I teach at the University of South Carolina, where tuition and fees are over $10K a year. To my knowledge, the same is true of all the other four-year colleges in the state (Clemson, College of Charleston, Lander, USC Upstate, The Citadel etc.)
Not as outrageous as private school tuition, but it's still a very substantial burden, especially when you factor in food and housing as well.
My impression is that this is quite typical for the US. I would be delighted to learn that I am mistaken.
Have fun trying to get your credits to transfer. I had trouble getting credits to transfer from the Air Force Academy to a state college. They want you to do them there. They would take them as generic credit hours but it was an uphill battle to get them to actually satisfy graduation requirements (which are the real thing that keeps you from graduating, you will already have enough credit hours).
So first two years cheap at community college for an AA/AS then you only have two years for your bachelors at a more expensive school.
So it looks cheap to me, assuming the housing isn't insane. I think there is a reasonable assumption that a person gets loans, chooses a sensible major, and actually graduates.
I'm of the opinion that, at least in the US, we romanticized the idea of "going off to college" to "find yourself". It is assumed to be this huge drug-fueled, party sex orgy that is funded on essentially credit.
That is how it was when I first went away to college in 1994; I think I paid around $3k a year tuition at University of Missouri. I started planning a 529 for my kids this week and was shocked to find that in state tuition here (South Carolina) is $15K a year for just tuition and fees. I'm scared to imagine what it will be in ten years.
Without a doubt college is a lot more expensive, and it is much harder to find a school doing things cheaper. Which is why my kids will likely just live at home and get their degrees online. They'll miss out on some college experiences which they can then make up for by not being $80k in the hole when they graduate. I mean most kids are on a 25 year payment plan, which is basically their entire working life.
The older one practiced worldly prudence, courted during high school, got engaged at beginning of college, and waited almost a decade until after her fiancé graduated before they got married and started to have children. But now he can't get a job with his degree (pharmacist), she works at some retail job as a manager, and the whole family lives with her parents. He's in >$100,000 debt and briefly went to a medical facility during a nervous breakdown after realizing he realistically can't pay it back.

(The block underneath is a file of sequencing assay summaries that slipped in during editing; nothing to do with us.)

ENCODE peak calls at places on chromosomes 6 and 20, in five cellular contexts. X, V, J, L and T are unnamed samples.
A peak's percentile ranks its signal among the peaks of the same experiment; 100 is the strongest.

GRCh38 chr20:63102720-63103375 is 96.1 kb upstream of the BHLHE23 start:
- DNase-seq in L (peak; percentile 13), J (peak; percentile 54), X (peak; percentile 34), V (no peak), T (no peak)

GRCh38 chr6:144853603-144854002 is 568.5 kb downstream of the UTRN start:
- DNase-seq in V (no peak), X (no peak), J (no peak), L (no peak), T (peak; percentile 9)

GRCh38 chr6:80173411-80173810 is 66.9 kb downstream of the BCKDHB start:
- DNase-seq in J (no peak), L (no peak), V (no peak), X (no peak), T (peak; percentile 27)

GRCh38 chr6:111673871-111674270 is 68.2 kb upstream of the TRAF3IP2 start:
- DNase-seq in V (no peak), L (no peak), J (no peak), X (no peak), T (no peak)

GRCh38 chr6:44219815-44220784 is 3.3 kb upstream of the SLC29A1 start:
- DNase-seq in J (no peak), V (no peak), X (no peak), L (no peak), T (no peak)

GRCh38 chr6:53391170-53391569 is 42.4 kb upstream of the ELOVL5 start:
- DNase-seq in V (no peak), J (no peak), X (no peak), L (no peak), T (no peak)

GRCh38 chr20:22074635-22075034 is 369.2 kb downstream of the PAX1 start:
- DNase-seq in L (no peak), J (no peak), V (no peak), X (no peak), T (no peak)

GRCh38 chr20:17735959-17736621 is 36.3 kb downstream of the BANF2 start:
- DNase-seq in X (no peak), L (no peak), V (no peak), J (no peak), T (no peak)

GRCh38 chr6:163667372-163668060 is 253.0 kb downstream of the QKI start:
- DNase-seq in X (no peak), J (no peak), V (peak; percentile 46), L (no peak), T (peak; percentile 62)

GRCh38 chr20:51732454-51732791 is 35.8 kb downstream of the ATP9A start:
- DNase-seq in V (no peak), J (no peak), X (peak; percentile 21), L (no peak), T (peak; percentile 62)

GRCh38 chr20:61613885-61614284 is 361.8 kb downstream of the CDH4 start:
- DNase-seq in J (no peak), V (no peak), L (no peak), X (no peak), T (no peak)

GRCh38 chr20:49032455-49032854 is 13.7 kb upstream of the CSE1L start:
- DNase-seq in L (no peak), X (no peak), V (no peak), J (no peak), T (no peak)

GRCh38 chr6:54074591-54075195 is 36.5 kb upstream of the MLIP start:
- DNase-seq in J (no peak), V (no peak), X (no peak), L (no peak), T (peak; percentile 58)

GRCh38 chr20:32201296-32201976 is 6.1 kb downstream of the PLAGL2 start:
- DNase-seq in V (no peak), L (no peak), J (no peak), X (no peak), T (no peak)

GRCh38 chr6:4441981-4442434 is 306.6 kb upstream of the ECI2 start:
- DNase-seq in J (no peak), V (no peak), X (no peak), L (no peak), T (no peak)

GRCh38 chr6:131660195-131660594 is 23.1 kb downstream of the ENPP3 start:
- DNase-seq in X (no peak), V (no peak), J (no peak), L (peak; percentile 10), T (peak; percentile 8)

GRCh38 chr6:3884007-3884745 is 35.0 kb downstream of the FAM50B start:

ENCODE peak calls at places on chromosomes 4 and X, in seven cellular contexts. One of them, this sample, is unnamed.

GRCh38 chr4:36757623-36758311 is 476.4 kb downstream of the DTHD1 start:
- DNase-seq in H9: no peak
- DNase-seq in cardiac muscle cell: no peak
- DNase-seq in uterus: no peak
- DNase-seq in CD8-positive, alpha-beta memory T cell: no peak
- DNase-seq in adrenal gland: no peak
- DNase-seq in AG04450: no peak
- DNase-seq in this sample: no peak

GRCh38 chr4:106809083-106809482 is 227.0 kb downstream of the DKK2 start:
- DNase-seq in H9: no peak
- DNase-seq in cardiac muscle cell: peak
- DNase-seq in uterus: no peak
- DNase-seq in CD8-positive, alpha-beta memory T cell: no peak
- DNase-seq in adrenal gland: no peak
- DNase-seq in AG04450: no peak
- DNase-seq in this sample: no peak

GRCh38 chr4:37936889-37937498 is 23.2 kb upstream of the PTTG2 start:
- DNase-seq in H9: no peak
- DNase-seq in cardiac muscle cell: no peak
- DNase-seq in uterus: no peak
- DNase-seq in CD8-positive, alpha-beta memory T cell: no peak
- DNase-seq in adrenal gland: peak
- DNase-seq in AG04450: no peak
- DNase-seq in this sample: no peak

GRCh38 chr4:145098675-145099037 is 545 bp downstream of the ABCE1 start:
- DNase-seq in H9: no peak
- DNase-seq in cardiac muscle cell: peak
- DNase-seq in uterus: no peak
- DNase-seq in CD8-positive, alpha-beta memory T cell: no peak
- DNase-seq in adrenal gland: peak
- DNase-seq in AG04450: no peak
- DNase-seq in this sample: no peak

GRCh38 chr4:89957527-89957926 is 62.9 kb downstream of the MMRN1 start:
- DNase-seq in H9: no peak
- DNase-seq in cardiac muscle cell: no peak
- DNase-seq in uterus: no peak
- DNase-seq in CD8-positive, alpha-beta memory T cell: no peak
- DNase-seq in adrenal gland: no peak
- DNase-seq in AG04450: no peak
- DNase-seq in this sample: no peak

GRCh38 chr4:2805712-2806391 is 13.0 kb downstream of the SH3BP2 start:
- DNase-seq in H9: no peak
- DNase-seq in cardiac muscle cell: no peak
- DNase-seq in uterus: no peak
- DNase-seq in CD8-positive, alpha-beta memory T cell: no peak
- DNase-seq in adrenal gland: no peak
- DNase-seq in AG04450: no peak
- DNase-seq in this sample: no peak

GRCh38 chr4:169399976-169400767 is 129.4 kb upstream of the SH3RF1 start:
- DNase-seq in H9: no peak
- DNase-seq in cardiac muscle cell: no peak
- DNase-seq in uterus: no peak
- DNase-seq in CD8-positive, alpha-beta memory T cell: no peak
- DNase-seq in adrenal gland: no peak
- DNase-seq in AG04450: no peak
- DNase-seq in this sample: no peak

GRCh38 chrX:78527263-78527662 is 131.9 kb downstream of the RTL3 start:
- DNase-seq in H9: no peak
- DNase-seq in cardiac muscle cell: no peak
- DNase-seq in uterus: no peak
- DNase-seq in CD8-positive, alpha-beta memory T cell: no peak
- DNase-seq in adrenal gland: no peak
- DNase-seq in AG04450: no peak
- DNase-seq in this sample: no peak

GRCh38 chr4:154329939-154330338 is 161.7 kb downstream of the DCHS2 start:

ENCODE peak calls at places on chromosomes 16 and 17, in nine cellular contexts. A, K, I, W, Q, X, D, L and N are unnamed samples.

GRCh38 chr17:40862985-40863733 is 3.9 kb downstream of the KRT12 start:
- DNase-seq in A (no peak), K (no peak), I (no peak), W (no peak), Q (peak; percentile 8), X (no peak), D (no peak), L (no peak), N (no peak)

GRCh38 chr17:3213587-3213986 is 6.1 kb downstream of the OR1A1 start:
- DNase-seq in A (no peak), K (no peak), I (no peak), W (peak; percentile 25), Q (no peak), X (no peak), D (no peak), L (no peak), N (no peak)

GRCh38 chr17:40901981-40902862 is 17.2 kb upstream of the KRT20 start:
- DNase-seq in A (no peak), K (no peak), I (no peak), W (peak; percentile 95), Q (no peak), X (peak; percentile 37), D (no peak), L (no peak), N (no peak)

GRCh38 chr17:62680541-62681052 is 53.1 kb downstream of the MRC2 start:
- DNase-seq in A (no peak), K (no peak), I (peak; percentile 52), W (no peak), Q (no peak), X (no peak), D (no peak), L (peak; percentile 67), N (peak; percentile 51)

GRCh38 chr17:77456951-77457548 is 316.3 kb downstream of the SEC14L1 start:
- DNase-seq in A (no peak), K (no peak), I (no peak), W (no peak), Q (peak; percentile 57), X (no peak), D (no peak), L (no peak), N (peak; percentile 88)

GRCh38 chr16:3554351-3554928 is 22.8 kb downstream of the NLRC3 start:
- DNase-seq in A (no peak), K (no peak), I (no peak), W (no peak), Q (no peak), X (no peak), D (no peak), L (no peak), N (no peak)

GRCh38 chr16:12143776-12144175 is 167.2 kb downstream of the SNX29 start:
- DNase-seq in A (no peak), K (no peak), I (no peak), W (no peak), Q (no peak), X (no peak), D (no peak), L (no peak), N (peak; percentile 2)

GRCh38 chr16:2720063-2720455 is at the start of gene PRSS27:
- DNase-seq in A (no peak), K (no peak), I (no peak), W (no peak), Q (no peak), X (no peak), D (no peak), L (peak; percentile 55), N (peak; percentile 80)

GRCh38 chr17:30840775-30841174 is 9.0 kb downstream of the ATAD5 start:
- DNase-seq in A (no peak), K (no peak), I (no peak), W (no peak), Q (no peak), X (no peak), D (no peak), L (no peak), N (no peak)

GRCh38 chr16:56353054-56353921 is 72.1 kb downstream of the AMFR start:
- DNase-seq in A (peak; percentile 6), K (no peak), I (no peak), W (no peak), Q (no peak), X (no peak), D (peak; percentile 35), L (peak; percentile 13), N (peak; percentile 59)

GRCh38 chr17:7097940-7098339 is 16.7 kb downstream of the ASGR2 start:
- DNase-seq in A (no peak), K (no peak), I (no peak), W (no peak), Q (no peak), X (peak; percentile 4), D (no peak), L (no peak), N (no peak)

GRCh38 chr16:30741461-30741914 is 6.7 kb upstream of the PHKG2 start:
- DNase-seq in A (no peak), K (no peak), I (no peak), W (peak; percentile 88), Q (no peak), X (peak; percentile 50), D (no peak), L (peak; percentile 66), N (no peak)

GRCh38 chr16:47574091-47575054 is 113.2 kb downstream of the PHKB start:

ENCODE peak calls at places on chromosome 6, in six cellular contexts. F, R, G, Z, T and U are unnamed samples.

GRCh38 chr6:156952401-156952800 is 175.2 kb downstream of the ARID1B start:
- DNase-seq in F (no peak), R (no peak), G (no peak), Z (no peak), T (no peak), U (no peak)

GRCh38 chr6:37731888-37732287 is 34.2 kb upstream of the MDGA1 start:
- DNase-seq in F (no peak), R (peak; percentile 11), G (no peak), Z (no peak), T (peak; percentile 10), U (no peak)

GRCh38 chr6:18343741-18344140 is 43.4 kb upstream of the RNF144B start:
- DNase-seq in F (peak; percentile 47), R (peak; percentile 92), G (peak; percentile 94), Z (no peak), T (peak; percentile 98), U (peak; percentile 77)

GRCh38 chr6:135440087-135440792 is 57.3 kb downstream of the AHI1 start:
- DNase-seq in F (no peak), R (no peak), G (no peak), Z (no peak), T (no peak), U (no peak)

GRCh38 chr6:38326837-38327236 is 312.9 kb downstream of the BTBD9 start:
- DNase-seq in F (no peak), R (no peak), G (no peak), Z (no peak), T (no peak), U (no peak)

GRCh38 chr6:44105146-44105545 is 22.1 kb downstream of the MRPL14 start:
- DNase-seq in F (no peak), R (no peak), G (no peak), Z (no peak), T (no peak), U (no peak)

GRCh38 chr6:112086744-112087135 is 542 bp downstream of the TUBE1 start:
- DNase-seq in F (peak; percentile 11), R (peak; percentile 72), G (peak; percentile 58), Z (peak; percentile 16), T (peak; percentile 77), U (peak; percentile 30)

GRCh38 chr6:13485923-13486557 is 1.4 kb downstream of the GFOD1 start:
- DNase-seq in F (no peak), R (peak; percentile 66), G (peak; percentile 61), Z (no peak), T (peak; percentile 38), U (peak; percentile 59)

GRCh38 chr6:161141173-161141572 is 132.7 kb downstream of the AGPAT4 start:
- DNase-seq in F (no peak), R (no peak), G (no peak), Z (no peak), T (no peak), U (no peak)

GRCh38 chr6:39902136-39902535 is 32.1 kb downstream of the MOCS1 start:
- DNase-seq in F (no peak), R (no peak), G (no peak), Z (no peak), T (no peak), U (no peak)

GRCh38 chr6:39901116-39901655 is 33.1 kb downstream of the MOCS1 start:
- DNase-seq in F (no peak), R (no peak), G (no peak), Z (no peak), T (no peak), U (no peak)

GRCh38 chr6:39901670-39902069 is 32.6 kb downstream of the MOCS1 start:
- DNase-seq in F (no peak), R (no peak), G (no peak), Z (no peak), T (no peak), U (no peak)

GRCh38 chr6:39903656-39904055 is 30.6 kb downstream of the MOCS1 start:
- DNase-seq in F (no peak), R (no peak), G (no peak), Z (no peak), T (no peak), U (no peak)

The younger sister had no such ambitions. Courted in high school, got engaged, married right out of high school, immediately started a family, he works at Walmart making higher than average money, and she stays at home raising the kids. They also live with her parents in the same house.
True stories. This all happened over the past 7 years.
I would say the prudence of the second couple vastly outshines the "prudence" of the first couple.
By the way you phrase it, the outcome of the older sister hinged upon the husband failing to get a job as a pharmacist. If he had successfully landed a job, the outcome of your story would be very different.
The same argument could be made for the younger sister. What happens when Walmart downsizes, and the husband is out of job with a background only in retail?
I'm not sure it is worth citing or criticizing the 'prudence' of either couple.
The second couple had a family immediately, have no debt, and are otherwise in the exact same situation as the first couple.
And the couple that had children sooner, are younger and more energetic, and also have less stressful jobs that allow them to spend more time and better quality time with them.
Also there is a real value in having the mom stay at home full time where she can teach their children their own values and guard them from bad practices or influences at such an impressionable age.
Getting a PharmD used to be a golden ticket. Then a ton of schools opened up and flooded the market. Wages are actually on the way down and from what I've heard, the retail jobs really suck.